Sex and the law deals with the regulation by law of human sexual activity. Sex laws vary from one place or jurisdiction to another, and have varied over time, and unlawful sexual acts are also called sex crimes.
Risk-aware consensual kink is an acronym used by some of the BDSM community to describe a philosophical view that is generally permissive of certain risky sexual behaviors, as long as the participants are fully aware of the risks. This is often viewed in contrast to safe, sane, and consensual which generally holds that only activities that are considered safe, sane, and consensual are permitted.
This glossary of BDSM terms defines terms commonly used in the BDSM community.
Dominance and submission is a set of behaviours, customs, and rituals involving the submission of one person to another in an erotic episode or lifestyle. It is a subset of BDSM. This form of sexual contact and pleasure has been shown to please a minority of people.
Erotic humiliation is consensual psychological humiliation performed in order to produce erotic excitement or sexual arousal. This can be for either the person(s) being humiliated and demeaned or the person(s) humiliating, or both. It is sometimes performed before spectators, including pornography and webcam viewers. It may be part of BDSM and other sexual roleplay, or accompanied by the sexual stimulation of the genitals of one or both parties in the activity.
Play, within BDSM circles, is any of the wide variety of "kinky" activities. This includes both physical and mental activities, covering a wide range of intensities and levels of social acceptability. The term originated in the BDSM club and party communities, indicating the activities taking place within a scene. It has since extended to the full range of BDSM activities.
Erotic sensation play is a class of activities meant to impart physical sensations upon a partner, as opposed to mental forms of erotic play such as power exchange or sexual roleplaying.
Consent within BDSM is when a participant gives their permission for certain acts or types of relationships. It bears much in common with the concept of informed consent and is simultaneously a personal, ethical and social issue. It is an issue that attracts much attention within BDSM, resulting in competing models of consent such as Safe, sane and consensual and Risk-aware consensual kink. Observers from outside the BDSM community have also commented on the issue of consent in BDSM, sometimes referring to legal consent which is a separate and largely unrelated matter. However, the presence of explicit consent within BDSM can often have implications for BDSM and the law and, depending on the country the participants are in, may make the differences between being prosecuted or not.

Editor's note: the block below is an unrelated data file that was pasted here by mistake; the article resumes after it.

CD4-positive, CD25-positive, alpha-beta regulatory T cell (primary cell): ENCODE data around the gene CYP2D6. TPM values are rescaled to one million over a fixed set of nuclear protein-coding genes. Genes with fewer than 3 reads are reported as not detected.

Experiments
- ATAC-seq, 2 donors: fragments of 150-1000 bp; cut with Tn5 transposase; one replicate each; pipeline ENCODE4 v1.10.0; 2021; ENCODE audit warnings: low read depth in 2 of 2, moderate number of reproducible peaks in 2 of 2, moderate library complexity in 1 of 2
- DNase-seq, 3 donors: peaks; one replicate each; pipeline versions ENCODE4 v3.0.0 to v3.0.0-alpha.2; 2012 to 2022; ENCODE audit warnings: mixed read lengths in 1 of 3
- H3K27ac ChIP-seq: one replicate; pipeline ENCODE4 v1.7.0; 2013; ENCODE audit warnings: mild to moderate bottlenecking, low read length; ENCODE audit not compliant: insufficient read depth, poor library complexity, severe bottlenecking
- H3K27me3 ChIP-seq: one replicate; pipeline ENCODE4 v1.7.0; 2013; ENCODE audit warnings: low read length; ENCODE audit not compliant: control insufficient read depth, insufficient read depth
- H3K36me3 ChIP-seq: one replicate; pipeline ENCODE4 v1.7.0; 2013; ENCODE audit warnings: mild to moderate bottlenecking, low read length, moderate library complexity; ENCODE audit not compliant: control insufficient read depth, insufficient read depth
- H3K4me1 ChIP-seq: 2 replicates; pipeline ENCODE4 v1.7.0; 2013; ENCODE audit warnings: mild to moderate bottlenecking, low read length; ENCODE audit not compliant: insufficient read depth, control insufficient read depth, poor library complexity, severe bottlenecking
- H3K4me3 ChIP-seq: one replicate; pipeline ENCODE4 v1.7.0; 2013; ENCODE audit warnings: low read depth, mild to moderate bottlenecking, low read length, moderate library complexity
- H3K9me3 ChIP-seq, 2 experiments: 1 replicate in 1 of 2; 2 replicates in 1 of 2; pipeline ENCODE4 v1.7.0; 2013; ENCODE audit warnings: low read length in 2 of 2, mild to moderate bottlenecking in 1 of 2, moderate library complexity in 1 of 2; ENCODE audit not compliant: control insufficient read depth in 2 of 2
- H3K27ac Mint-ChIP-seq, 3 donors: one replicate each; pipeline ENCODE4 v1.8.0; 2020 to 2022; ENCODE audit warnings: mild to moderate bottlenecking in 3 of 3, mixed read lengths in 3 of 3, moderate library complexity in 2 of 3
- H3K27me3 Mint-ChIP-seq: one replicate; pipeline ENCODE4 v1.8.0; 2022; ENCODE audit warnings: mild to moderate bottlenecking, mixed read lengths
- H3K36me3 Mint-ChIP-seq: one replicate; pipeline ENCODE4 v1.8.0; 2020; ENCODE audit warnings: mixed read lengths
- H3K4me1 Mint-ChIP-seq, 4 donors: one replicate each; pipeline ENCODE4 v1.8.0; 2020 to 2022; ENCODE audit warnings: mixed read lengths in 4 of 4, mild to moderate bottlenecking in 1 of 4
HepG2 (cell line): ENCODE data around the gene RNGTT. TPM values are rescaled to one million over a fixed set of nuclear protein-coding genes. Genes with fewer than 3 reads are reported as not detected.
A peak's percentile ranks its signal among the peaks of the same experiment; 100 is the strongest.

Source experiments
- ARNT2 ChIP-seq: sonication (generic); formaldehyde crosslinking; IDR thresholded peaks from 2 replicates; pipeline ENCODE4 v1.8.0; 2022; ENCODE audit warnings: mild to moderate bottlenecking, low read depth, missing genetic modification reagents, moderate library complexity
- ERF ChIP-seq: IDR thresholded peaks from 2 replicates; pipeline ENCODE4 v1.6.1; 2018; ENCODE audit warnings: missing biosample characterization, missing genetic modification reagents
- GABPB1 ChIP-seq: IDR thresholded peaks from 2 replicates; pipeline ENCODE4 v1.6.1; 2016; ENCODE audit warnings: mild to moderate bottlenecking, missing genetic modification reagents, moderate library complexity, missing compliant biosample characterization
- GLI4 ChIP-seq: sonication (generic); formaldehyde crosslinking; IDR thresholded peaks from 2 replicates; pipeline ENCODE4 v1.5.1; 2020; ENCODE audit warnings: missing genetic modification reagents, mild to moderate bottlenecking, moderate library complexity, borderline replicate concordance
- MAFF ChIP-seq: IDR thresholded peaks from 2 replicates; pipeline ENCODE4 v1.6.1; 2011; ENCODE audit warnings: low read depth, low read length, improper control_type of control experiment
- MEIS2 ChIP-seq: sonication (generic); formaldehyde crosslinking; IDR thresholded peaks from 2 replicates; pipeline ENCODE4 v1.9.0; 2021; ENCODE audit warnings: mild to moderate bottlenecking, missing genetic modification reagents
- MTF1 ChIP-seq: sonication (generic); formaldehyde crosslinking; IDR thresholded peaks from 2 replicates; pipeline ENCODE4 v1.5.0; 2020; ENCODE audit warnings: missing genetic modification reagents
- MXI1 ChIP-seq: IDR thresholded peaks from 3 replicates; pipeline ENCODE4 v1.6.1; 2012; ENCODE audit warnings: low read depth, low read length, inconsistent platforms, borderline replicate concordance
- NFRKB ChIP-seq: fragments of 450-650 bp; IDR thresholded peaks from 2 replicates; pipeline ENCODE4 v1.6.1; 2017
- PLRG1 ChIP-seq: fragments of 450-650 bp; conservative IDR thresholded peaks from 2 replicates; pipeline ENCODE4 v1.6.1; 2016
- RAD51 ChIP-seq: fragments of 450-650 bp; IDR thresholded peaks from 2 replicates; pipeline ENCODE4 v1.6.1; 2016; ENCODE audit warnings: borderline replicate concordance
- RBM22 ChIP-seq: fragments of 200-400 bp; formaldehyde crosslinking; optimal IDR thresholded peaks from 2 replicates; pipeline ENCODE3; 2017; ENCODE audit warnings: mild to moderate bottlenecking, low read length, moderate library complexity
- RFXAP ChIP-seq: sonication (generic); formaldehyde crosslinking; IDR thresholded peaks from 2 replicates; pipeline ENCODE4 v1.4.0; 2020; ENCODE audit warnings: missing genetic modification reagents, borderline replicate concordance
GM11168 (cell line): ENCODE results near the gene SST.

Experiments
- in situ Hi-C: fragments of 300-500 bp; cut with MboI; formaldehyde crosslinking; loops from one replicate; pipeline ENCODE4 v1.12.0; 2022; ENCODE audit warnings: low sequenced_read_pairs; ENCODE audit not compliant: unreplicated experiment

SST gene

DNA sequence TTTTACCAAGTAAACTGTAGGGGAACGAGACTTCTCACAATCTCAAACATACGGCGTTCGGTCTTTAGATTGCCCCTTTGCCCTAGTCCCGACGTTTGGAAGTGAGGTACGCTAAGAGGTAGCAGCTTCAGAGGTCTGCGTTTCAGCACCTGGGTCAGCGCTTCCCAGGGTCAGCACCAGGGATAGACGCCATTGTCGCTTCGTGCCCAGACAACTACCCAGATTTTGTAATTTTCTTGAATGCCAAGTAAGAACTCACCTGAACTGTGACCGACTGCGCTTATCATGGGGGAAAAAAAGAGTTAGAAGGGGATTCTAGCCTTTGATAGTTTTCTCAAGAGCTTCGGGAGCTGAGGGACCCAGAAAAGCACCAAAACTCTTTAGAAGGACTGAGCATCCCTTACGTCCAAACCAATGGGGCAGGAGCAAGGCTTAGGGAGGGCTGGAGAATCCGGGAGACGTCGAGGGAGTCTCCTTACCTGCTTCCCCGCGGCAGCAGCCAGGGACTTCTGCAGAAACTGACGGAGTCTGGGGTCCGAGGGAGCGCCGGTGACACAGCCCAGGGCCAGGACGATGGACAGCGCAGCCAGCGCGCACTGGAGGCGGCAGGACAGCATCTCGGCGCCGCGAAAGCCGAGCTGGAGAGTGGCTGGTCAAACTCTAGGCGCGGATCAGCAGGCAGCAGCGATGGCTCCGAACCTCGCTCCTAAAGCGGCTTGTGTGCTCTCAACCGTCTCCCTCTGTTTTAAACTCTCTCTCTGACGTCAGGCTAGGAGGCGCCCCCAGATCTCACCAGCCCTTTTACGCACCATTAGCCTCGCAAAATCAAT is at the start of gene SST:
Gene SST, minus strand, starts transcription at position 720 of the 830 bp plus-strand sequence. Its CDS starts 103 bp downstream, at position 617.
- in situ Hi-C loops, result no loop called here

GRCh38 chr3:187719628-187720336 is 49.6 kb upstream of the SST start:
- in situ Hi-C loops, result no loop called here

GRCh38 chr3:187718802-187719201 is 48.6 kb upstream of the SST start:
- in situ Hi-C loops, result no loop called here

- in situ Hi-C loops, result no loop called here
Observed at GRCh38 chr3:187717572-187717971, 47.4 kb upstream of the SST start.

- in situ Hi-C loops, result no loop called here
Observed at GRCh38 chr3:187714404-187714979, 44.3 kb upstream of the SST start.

Animal roleplay is a form of roleplay where at least one participant plays the part of a non-human animal. As with most forms of roleplay, its uses include play and psychodrama.
In BDSM, Master/slave, M/s or sexual slavery is a relationship in which one individual serves another in a consensual authority-exchange structured relationship. Unlike Dominant/submissive structures found in BDSM in which love is often the core value, service and obedience are often the core values in Master/slave structures. The participants may be of any gender or sexual orientation. The relationship uses the term "slave" because of the association of the term with ownership rights of a master to their slave's body, as property or chattel. While male "masters" will usually be referred to as "Master", whether or not female Masters are referred to as "Master" or "Mistress" may depend upon whether they identify as following the leather subculture or BDSM path, or simply preference.
Sexual consent is consent to engage in sexual activity. Sexual activity without consent is considered rape or other sexual assault. In the late 1980s, academic Lois Pineau argued that society must move towards a more communicative model of sexuality so that consent becomes more explicit and clear, objective and layered, with a more comprehensive model than "no means no" or "yes means yes". Many universities have instituted campaigns about consent. Creative campaigns with attention-grabbing slogans and images that market consent can be effective tools to raise awareness of campus sexual assault and related issues.
The terms top, bottom, and switch are used to describe roles for the duration of a sometimes-sexual act, or may be used more broadly as a psychological, social, and sexual identity, as well as indicating one's usual preference. The terms top, bottom, and switch are also used in BDSM, with slightly different meanings. In both contexts, the terms top and bottom refer to dominant or submissive, or active and passive roles, not to who is physically on top in a particular sexual act. The older term "versatile" is sometimes used instead of "switch".
The relationship between BDSM and the law changes significantly from nation to nation. It is entirely dependent on the legal situation in individual countries whether the practice of BDSM has any criminal relevance or legal consequences. Criminalization of consensually implemented BDSM practices is usually not with explicit reference to BDSM, but results from the fact that such behavior as spanking or cuffing someone could be considered a breach of personal rights, which in principle constitutes a criminal offense. In Germany, Netherlands, Japan and Scandinavia, such behavior is legal in principle. In Austria the legal status is not clear, while in Switzerland some BDSM practices can be considered criminal. Spectacular incidents like the US scandal of People v. Jovanovic and the British Operation Spanner demonstrate the degree to which difficult grey areas can pose a problem for the individuals and authorities involved. It is very important to learn the legal status of the right of consent in the judicial statue of the country of resident for the practitioners of BDSM.